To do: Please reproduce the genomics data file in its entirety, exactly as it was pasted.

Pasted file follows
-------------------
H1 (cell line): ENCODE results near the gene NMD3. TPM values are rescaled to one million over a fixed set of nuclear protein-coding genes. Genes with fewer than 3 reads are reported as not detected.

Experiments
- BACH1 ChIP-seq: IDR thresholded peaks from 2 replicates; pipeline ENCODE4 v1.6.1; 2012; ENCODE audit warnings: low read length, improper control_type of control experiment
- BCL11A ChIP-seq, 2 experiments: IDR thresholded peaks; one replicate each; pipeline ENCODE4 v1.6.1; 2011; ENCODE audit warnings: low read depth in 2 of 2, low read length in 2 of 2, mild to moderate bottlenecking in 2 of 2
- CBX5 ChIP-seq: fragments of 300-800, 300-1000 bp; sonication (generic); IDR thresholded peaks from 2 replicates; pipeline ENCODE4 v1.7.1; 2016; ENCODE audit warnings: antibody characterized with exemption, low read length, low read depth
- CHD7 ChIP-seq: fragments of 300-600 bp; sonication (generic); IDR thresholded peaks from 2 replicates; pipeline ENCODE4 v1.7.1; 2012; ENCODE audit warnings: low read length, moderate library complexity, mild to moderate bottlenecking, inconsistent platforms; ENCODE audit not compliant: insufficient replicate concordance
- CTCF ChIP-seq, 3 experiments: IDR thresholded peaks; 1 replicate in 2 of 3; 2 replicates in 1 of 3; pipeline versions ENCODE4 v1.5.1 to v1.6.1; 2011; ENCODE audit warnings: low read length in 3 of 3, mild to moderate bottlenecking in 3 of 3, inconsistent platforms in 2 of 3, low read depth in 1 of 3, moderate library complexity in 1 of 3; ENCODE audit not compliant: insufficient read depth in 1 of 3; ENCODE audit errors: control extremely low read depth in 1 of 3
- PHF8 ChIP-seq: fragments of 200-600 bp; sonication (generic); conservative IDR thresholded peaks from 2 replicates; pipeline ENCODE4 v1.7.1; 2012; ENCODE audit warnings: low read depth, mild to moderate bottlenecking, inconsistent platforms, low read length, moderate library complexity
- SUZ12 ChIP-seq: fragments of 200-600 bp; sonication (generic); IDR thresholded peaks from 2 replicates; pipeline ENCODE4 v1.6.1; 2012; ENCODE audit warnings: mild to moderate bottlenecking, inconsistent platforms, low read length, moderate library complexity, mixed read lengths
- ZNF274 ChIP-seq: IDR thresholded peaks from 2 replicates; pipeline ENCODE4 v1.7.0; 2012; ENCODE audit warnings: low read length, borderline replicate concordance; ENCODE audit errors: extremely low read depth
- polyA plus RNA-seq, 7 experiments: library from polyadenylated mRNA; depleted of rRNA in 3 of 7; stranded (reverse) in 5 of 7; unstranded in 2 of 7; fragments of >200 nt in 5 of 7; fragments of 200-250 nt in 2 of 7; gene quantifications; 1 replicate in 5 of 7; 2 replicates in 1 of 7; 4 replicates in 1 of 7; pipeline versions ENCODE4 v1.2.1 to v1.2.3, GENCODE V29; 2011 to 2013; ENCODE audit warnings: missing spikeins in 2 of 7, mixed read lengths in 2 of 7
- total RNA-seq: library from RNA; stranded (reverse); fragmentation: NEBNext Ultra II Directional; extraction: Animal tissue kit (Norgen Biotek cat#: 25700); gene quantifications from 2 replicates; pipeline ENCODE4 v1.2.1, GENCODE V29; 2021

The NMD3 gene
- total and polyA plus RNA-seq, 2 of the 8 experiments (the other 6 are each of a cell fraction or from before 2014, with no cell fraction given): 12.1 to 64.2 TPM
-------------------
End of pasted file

H1 (cell line): ENCODE results near the gene NMD3. TPM values are rescaled to one million over a fixed set of nuclear protein-coding genes. Genes with fewer than 3 reads are reported as not detected.

Experiments
- BACH1 ChIP-seq: IDR thresholded peaks from 2 replicates; pipeline ENCODE4 v1.6.1; 2012; ENCODE audit warnings: low read length, improper control_type of control experiment
- BCL11A ChIP-seq, 2 experiments: IDR thresholded peaks; one replicate each; pipeline ENCODE4 v1.6.1; 2011; ENCODE audit warnings: low read depth in 2 of 2, low read length in 2 of 2, mild to moderate bottlenecking in 2 of 2
- CBX5 ChIP-seq: fragments of 300-800, 300-1000 bp; sonication (generic); IDR thresholded peaks from 2 replicates; pipeline ENCODE4 v1.7.1; 2016; ENCODE audit warnings: antibody characterized with exemption, low read length, low read depth
- CHD7 ChIP-seq: fragments of 300-600 bp; sonication (generic); IDR thresholded peaks from 2 replicates; pipeline ENCODE4 v1.7.1; 2012; ENCODE audit warnings: low read length, moderate library complexity, mild to moderate bottlenecking, inconsistent platforms; ENCODE audit not compliant: insufficient replicate concordance
- CTCF ChIP-seq, 3 experiments: IDR thresholded peaks; 1 replicate in 2 of 3; 2 replicates in 1 of 3; pipeline versions ENCODE4 v1.5.1 to v1.6.1; 2011; ENCODE audit warnings: low read length in 3 of 3, mild to moderate bottlenecking in 3 of 3, inconsistent platforms in 2 of 3, low read depth in 1 of 3, moderate library complexity in 1 of 3; ENCODE audit not compliant: insufficient read depth in 1 of 3; ENCODE audit errors: control extremely low read depth in 1 of 3
- PHF8 ChIP-seq: fragments of 200-600 bp; sonication (generic); conservative IDR thresholded peaks from 2 replicates; pipeline ENCODE4 v1.7.1; 2012; ENCODE audit warnings: low read depth, mild to moderate bottlenecking, inconsistent platforms, low read length, moderate library complexity
- SUZ12 ChIP-seq: fragments of 200-600 bp; sonication (generic); IDR thresholded peaks from 2 replicates; pipeline ENCODE4 v1.6.1; 2012; ENCODE audit warnings: mild to moderate bottlenecking, inconsistent platforms, low read length, moderate library complexity, mixed read lengths
- ZNF274 ChIP-seq: IDR thresholded peaks from 2 replicates; pipeline ENCODE4 v1.7.0; 2012; ENCODE audit warnings: low read length, borderline replicate concordance; ENCODE audit errors: extremely low read depth
- polyA plus RNA-seq, 7 experiments: library from polyadenylated mRNA; depleted of rRNA in 3 of 7; stranded (reverse) in 5 of 7; unstranded in 2 of 7; fragments of >200 nt in 5 of 7; fragments of 200-250 nt in 2 of 7; gene quantifications; 1 replicate in 5 of 7; 2 replicates in 1 of 7; 4 replicates in 1 of 7; pipeline versions ENCODE4 v1.2.1 to v1.2.3, GENCODE V29; 2011 to 2013; ENCODE audit warnings: missing spikeins in 2 of 7, mixed read lengths in 2 of 7
- total RNA-seq: library from RNA; stranded (reverse); fragmentation: NEBNext Ultra II Directional; extraction: Animal tissue kit (Norgen Biotek cat#: 25700); gene quantifications from 2 replicates; pipeline ENCODE4 v1.2.1, GENCODE V29; 2021

The NMD3 gene
- total and polyA plus RNA-seq, 2 of the 8 experiments (the other 6 are each of a cell fraction or from before 2014, with no cell fraction given): 12.1 to 64.2 TPM